Pioneer Elite PRO-110FD Plasma TV Setup & Tests
To set up and calibrate the PRO-110FD, I had the help of Pioneer's plasma maven, Josh Kairoff, and his laptop, which included a beta version of some new software from Sencore that adjusts all user controls without having to go into the TV's menu system. This was a blessing, since calibrating the set from the menu is an exercise in frustration—you must dig down deep into the menu, adjust a control, back out to see what that adjustment did, then dig back down to make another tweak. This is a very time-consuming process without the Sencore software, which should soon be available for free download from Sencore's website.
Another advantage of the Sencore software is its ability to access the set's ISF Day and Night modes, which are available only in the Elite models and cannot be calibrated from the user menu directly. These modes allow a technician to calibrate the picture and lock those settings so no one can mess with them. The ISF modes also provide access to two functions that are otherwise unavailable—Y/C delay, which brings luminance and chrominance into sync, and independent red, green, and blue controls for 10 different brightness levels, from 10 to 90 IRE. Talk about serious tweakage!
Looking at the HQV Benchmark DVD at 480i, detail was excellent, though there was just a bit of shimmering in the vertical high-frequency burst. The set's processor virtually eliminated jaggies in all three tests. It took longer than usual to try all the noise-reduction controls, of which there are four in the PRO-110FD. 3DNR was very effective, softening the picture only slightly. Field NR, which is said to "reduce 'smoky' noise in DVD images" (whatever that means), was also effective at reducing the appearance of noise in the test images. Block NR didn't seem to do much, but Mosquito NR was fairly effective at reducing mosquito noise.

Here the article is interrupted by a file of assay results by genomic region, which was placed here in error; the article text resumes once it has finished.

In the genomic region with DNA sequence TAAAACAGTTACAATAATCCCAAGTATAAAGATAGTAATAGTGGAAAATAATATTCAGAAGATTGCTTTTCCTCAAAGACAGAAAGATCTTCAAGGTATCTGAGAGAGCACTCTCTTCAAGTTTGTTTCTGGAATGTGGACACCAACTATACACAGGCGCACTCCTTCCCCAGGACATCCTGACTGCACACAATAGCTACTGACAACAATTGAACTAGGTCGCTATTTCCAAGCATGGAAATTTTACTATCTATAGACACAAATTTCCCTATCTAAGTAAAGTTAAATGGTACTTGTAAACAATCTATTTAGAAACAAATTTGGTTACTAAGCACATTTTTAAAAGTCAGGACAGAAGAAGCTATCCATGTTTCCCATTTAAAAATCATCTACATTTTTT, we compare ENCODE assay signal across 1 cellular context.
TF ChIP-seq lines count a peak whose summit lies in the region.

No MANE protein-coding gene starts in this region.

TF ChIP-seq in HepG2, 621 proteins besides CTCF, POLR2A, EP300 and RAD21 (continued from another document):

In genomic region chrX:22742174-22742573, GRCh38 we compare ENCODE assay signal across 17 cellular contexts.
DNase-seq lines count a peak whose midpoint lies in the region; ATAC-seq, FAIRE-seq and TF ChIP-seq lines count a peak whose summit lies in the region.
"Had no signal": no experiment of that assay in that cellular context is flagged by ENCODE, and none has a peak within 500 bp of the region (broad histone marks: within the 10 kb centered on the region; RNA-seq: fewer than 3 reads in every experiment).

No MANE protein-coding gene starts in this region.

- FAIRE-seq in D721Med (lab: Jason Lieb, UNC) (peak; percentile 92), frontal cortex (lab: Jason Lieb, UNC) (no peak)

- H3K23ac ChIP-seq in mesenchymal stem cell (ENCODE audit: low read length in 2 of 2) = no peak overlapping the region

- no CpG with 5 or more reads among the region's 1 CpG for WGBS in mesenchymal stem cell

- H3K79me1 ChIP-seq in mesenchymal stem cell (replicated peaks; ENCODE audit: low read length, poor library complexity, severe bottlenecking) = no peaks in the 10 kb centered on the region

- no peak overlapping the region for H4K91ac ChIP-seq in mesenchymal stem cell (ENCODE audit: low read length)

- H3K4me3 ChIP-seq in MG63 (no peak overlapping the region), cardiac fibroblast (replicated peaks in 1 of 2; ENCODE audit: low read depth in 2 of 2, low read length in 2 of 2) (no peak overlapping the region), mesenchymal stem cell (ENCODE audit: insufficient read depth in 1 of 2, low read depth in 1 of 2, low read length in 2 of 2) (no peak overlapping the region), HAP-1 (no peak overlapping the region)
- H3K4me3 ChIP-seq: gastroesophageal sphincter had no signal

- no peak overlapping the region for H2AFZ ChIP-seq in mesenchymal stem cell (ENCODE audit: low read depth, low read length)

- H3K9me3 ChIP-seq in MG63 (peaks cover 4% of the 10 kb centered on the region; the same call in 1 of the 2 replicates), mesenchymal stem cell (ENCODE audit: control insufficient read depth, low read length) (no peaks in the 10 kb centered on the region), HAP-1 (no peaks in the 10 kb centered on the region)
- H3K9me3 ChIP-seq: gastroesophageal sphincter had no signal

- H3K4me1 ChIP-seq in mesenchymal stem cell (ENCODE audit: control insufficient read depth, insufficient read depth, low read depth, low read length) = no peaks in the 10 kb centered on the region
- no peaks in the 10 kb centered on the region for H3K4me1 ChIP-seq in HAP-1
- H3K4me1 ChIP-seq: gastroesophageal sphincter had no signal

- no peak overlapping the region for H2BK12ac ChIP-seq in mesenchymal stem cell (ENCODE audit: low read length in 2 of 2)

All three film modes locked onto 3:2 pulldown very slowly (taking more than a second), then they lost the lock at the very end of the race-car loop. In the assorted-cadences test, 2:2 video had lots of jaggies, but 3:2 looked very good. With Text Optimization off, the horizontal video-text crawl superimposed over 3:2 film looked terrible, but turning TO on made it look much better. Apparently, Text Optimization simply doesn't process 3:2 in the lower portion of the screen.
Switching to the HD DVD version of HQV Benchmark at 1080i, the video resolution-loss test had slight banding in the vertical high-frequency bursts. The film resolution-loss test exhibited the same slight banding, and it also showed a momentary flickering as the test began, though it was solid after that. There seemed to be little difference between the three film modes; sometimes, the Advance mode seemed a bit smoother in the pan across the bleachers, but at other times, it was no different than the other modes. Jaggies were completely invisible.
The Spears & Munsil test HD DVD clearly demonstrated that the TV's processor immediately locked onto 3:2 pulldown at 1080i in all three film modes. However, it never picked up a 2:2 cadence in any mode.
One of the few currently available Blu-ray test discs is called FPD For Professionals, which includes lots of revealing tests, such as shots with fine detail in motion. The scrolling monoscope pattern looked great with no appreciable loss of detail. Scrolling letters and Japanese characters were also very clear, as was the swinging hammock, metronome, and cars driving past the camera. In the Gradation portion of the test suite, the 0-100% ramp had a bit of banding, while the 0-25% ramp had a bit more, but I've never seen a flat panel that had none, and this was better than most.
As you might expect, Pioneer's own Blu-ray demo disc looked fantastic. This disc features lots of black-performance tests, such as a photography studio with different shades of black, all of which were clearly discernable. Scenes with red flowers and fruit on a black background were equally gorgeous, taking on a distinct three-dimensional quality.